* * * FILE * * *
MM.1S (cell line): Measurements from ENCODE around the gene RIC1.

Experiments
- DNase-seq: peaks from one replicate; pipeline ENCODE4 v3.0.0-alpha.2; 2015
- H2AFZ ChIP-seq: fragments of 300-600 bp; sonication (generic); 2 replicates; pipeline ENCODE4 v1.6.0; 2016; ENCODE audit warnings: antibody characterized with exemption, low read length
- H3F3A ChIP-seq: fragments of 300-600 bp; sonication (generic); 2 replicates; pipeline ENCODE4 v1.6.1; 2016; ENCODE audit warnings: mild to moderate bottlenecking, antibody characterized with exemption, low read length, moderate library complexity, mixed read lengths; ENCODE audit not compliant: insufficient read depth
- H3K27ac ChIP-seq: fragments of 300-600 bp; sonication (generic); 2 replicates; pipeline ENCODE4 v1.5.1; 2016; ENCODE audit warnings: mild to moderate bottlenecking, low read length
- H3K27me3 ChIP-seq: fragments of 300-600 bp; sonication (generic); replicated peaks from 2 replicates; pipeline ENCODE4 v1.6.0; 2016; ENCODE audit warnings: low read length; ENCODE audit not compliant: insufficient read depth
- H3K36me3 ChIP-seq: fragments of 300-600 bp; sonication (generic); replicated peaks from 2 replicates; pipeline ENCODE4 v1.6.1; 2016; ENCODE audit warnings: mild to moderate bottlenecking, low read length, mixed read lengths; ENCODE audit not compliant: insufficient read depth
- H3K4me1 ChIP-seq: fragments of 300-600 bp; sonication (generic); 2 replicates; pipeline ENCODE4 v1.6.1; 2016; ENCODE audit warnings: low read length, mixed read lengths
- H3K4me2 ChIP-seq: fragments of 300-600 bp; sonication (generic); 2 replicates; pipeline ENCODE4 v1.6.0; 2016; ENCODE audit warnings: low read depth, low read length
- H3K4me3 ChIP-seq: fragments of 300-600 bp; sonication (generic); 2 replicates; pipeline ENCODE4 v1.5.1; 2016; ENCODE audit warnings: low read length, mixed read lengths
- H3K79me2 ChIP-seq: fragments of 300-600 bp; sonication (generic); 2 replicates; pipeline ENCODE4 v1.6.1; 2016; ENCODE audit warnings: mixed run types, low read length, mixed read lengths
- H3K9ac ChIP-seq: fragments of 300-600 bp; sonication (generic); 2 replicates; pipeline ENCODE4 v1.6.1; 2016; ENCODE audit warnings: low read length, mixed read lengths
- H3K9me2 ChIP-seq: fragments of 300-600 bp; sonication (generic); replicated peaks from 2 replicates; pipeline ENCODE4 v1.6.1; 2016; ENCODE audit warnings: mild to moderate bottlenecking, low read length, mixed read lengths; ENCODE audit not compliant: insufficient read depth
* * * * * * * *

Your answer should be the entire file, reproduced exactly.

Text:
MM.1S (cell line): Measurements from ENCODE around the gene RIC1.

Experiments
- DNase-seq: peaks from one replicate; pipeline ENCODE4 v3.0.0-alpha.2; 2015
- H2AFZ ChIP-seq: fragments of 300-600 bp; sonication (generic); 2 replicates; pipeline ENCODE4 v1.6.0; 2016; ENCODE audit warnings: antibody characterized with exemption, low read length
- H3F3A ChIP-seq: fragments of 300-600 bp; sonication (generic); 2 replicates; pipeline ENCODE4 v1.6.1; 2016; ENCODE audit warnings: mild to moderate bottlenecking, antibody characterized with exemption, low read length, moderate library complexity, mixed read lengths; ENCODE audit not compliant: insufficient read depth
- H3K27ac ChIP-seq: fragments of 300-600 bp; sonication (generic); 2 replicates; pipeline ENCODE4 v1.5.1; 2016; ENCODE audit warnings: mild to moderate bottlenecking, low read length
- H3K27me3 ChIP-seq: fragments of 300-600 bp; sonication (generic); replicated peaks from 2 replicates; pipeline ENCODE4 v1.6.0; 2016; ENCODE audit warnings: low read length; ENCODE audit not compliant: insufficient read depth
- H3K36me3 ChIP-seq: fragments of 300-600 bp; sonication (generic); replicated peaks from 2 replicates; pipeline ENCODE4 v1.6.1; 2016; ENCODE audit warnings: mild to moderate bottlenecking, low read length, mixed read lengths; ENCODE audit not compliant: insufficient read depth
- H3K4me1 ChIP-seq: fragments of 300-600 bp; sonication (generic); 2 replicates; pipeline ENCODE4 v1.6.1; 2016; ENCODE audit warnings: low read length, mixed read lengths
- H3K4me2 ChIP-seq: fragments of 300-600 bp; sonication (generic); 2 replicates; pipeline ENCODE4 v1.6.0; 2016; ENCODE audit warnings: low read depth, low read length
- H3K4me3 ChIP-seq: fragments of 300-600 bp; sonication (generic); 2 replicates; pipeline ENCODE4 v1.5.1; 2016; ENCODE audit warnings: low read length, mixed read lengths
- H3K79me2 ChIP-seq: fragments of 300-600 bp; sonication (generic); 2 replicates; pipeline ENCODE4 v1.6.1; 2016; ENCODE audit warnings: mixed run types, low read length, mixed read lengths
- H3K9ac ChIP-seq: fragments of 300-600 bp; sonication (generic); 2 replicates; pipeline ENCODE4 v1.6.1; 2016; ENCODE audit warnings: low read length, mixed read lengths
- H3K9me2 ChIP-seq: fragments of 300-600 bp; sonication (generic); replicated peaks from 2 replicates; pipeline ENCODE4 v1.6.1; 2016; ENCODE audit warnings: mild to moderate bottlenecking, low read length, mixed read lengths; ENCODE audit not compliant: insufficient read depth